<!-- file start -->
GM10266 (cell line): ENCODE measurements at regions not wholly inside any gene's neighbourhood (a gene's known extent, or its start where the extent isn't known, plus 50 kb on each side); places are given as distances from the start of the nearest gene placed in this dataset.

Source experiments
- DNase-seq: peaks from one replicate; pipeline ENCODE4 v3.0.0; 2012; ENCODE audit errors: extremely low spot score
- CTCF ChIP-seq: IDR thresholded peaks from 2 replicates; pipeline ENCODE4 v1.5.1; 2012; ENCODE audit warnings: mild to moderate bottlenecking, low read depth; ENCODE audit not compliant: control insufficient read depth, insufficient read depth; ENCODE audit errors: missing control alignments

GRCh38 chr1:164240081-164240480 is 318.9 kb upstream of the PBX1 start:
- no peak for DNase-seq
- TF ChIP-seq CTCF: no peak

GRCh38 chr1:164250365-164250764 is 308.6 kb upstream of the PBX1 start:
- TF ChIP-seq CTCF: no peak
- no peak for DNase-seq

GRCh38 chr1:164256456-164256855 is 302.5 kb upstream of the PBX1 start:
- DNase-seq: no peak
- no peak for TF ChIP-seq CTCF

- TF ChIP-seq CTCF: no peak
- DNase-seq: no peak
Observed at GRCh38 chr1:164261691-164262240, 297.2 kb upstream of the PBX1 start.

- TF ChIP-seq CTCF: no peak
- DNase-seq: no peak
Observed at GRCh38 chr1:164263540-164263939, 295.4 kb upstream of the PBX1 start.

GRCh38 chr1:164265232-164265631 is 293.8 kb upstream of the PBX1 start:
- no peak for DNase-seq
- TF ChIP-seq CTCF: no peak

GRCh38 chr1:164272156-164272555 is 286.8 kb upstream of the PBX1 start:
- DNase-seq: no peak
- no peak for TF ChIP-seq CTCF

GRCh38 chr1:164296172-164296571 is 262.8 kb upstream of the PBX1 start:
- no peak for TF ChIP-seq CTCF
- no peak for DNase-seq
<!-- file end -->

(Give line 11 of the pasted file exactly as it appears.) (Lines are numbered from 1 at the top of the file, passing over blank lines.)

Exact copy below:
GRCh38 chr1:164256456-164256855 is 302.5 kb upstream of the PBX1 start: